As this national spectacle commences, we decided to take a look at what each side has to gain, or lose, from the process
he impeachment proceedings against President Trump, which began this week in the US House of Representatives, are sure to be a circus and a spectacle and a show all wrapped up into one.
All of official Washington, as well as millions of viewers around the world, will watch as congressional Democrats attempt to prove that Donald Trump used his position as president for political gain.
The hearings are likely to last for months, well into the 2020 election season. The irony is, unless something dramatic emerges, it seems that we already know the outcome: impeachment will pass in the House and be rejected by the Senate.
In the meantime, both sides are preparing for an all-out war. Witnesses will take the stand, charges will be made, information will be leaked, and the partisan divide will grow wider. House Republicans will repeat the mantra that the whole process is a sham and a witch-hunt. After all, there was no crime. The “quo” (investigating Hunter Biden, son of former vice president Joe Biden) was never delivered, while the “quid” (American aid) was provided.
On the other hand, the Democrats will argue that the conversation between Trump and Ukrainian President Volodymyr Zelensky represent a classic case of coercion. The president of the United States asked the leader of a foreign country to investigate the son of his political rival. A red line was crossed, and it’s time to take action.
As this national spectacle commences, we decided to take a look at what each side has to gain, or lose, from the process.
RISK The risk for Trump is clear: The impeachment proceedings will hang over him like a cloud for months. Every day that the media is not talking about the country’s record-low unemployment or the roaring stock market — and instead a brief phone call phone between Trump and the president of Ukraine — is a clear loss for the president.
Trump doesn’t possess nerves of steel, to put it mildly. And instead of ignoring the process and emphasizing his achievements, Trump is hyper-focused on his enemies, posting dozens of angry tweets claiming a “witch-hunt.” Whether or not he’s right, it’s coming to a point where the public is just tired of the endless scandal and drama from the White House.
OPPORTUNITY It’s hard to say that there’s any real opportunity for Trump. If it had been up to him, the impeachment proceedings would have remained a Democratic pipedream. And yet, Trump is sharpest and most focused when he’s facing an enemy, whether that’s Hillary Clinton, a sacked cabinet member, or a business rival.
One year before the 2020 elections, after successfully navigating the Mueller probe, the impeachment proceedings at least give Trump the opportunity to fight for his good name until the bitter end. If he passes this test successfully, it will lend him momentum into 2020.
OPPORTUNITY Many pundits believe that impeachment proceedings will enflame the Republican base and only strengthen their commitment to the president. But it’s not so simple. The diehard Democratic base also wants to see its representatives fighting for a worthy cause. Even though impeachment will likely end in failure, Democratic voters want to know that their elected representatives are as committed to bringing down Trump as they are. That fight, in turn, might excite the Democratic base ahead of 2020.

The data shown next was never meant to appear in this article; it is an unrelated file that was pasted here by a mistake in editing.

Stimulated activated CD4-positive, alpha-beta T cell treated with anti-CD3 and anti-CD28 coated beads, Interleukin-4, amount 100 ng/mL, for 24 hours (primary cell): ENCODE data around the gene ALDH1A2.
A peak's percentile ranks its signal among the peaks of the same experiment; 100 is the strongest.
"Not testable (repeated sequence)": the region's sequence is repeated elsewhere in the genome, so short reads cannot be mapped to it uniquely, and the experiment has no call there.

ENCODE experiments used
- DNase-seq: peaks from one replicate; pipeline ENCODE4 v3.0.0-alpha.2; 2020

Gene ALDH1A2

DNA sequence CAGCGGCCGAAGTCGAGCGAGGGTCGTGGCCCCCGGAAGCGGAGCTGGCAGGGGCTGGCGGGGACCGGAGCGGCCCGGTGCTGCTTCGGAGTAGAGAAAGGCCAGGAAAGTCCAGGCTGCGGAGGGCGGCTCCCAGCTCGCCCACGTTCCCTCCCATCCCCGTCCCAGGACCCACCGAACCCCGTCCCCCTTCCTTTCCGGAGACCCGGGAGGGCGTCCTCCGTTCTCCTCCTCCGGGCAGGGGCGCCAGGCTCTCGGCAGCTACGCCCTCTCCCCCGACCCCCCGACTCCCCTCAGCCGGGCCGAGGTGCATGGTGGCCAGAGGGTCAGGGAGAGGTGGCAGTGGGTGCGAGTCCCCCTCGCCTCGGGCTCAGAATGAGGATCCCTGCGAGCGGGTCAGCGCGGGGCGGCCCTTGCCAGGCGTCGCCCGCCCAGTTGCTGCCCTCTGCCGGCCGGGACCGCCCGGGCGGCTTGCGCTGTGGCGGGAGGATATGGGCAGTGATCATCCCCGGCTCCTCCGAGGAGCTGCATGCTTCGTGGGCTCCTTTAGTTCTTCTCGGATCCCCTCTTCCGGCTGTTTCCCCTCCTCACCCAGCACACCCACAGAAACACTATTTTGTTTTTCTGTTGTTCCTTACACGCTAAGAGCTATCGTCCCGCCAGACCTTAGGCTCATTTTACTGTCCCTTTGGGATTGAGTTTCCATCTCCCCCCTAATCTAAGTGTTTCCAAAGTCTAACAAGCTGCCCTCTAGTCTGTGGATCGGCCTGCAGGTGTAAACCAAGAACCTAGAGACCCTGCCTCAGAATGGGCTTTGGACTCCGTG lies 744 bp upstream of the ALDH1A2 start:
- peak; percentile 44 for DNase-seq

RISK Like the Mueller probe, impeachment may also turn out to be a lot of smoke and no fire. The public doesn’t care who met campaign aide George Papadopoulos, or about the connection between Roger Stone and Julian Assange. The public wants a bottom line. If the bottom line again turns out to be that Democrats are engaged in pure politics, the results could be politically disastrous.
OPPORTUNITY For Republicans, the impeachment proceedings are an opportunity to pause and soberly consider their relationship with Donald Trump. Before Trump’s election, the Republican establishment disavowed him. Respected figures like Sen. John McCain, House Speaker Paul Ryan, Sen. Mitt Romney, and even Sen. Lindsay Graham all agreed that Trump is not a true conservative. Further, they argued that the party was founded around an idea, not a personality.
But then Trump did the unbelievable and won the presidential race. And a candidate who can win is not a candidate you want to replace. But before the whole party rallies behind him ahead of 2020, it’s worth looking at the facts and considering whether lines really have been crossed.
RISK The Republican establishment faces a double risk. Clinging to Trump unconditionally could hurt the party in suburban districts, where Republicans have been losing ground, and turn off independent voters who are pleased by Trump’s management of the economy, but who don’t approve of his character. We already saw a blue wave in the 2018 midterms, and last week, the Democrats scored impressive victories in Kentucky and Virginia.
On the other hand, deserting Trump could backfire in Republican districts where Trump’s base is strong. Despite all the scandals, the tweets, and the controversy, Trump still enjoys a 90 percent approval rating among Republicans.
(Originally featured in Mishpacha, Issue 785)
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